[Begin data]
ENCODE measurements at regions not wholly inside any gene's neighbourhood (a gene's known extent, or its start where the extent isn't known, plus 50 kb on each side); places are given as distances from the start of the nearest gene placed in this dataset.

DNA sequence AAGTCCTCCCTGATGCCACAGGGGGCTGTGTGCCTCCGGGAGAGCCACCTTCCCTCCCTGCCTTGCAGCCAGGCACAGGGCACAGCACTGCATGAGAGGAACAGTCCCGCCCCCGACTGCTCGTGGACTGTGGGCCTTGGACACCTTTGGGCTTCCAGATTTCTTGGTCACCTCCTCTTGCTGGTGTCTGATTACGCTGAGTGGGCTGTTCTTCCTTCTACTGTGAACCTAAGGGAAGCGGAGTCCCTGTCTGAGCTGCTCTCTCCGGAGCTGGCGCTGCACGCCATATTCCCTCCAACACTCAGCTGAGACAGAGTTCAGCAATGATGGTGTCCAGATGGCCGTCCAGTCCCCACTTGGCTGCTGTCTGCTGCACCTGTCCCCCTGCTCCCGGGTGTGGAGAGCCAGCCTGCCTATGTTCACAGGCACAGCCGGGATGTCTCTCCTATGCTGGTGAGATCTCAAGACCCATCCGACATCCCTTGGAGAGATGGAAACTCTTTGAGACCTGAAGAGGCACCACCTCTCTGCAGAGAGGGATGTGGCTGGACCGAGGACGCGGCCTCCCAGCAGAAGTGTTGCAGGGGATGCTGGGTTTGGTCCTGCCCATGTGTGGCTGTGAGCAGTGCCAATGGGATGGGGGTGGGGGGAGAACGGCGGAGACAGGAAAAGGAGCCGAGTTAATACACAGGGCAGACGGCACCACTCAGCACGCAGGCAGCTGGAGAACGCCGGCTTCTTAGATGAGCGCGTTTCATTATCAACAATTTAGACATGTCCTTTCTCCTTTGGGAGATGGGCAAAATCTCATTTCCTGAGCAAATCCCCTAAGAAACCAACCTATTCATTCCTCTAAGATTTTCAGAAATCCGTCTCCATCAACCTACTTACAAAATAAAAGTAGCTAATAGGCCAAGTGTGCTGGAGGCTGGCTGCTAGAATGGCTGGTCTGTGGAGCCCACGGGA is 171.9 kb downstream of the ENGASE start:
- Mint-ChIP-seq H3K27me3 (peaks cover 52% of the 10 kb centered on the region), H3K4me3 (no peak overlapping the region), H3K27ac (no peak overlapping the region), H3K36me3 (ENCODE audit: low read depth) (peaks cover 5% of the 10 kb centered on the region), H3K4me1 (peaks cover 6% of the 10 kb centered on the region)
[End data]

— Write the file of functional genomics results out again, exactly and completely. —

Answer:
ENCODE measurements at regions not wholly inside any gene's neighbourhood (a gene's known extent, or its start where the extent isn't known, plus 50 kb on each side); places are given as distances from the start of the nearest gene placed in this dataset.

DNA sequence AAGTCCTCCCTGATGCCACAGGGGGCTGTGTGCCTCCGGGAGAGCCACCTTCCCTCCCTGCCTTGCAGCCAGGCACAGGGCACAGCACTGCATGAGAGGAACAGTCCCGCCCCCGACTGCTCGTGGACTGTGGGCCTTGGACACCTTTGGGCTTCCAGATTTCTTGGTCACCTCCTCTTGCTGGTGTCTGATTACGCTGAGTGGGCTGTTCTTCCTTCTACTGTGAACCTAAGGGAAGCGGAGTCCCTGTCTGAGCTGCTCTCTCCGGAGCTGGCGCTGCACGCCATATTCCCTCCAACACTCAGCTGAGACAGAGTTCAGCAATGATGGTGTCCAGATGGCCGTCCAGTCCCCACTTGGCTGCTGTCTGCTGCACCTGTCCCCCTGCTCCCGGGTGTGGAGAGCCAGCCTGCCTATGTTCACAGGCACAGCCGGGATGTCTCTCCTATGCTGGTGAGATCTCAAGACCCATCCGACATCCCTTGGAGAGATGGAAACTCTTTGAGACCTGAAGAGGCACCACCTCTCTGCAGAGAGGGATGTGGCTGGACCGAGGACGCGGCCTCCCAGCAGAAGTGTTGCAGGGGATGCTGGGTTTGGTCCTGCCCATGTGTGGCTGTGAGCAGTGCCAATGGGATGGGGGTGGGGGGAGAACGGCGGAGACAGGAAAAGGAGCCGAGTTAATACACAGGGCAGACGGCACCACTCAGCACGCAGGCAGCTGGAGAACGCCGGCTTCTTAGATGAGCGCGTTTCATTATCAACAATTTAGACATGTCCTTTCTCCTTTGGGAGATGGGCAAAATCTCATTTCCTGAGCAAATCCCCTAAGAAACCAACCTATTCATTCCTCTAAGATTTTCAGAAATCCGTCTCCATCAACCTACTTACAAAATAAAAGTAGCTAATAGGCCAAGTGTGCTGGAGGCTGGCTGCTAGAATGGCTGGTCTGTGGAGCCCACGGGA is 171.9 kb downstream of the ENGASE start:
- Mint-ChIP-seq H3K27me3 (peaks cover 52% of the 10 kb centered on the region), H3K4me3 (no peak overlapping the region), H3K27ac (no peak overlapping the region), H3K36me3 (ENCODE audit: low read depth) (peaks cover 5% of the 10 kb centered on the region), H3K4me1 (peaks cover 6% of the 10 kb centered on the region)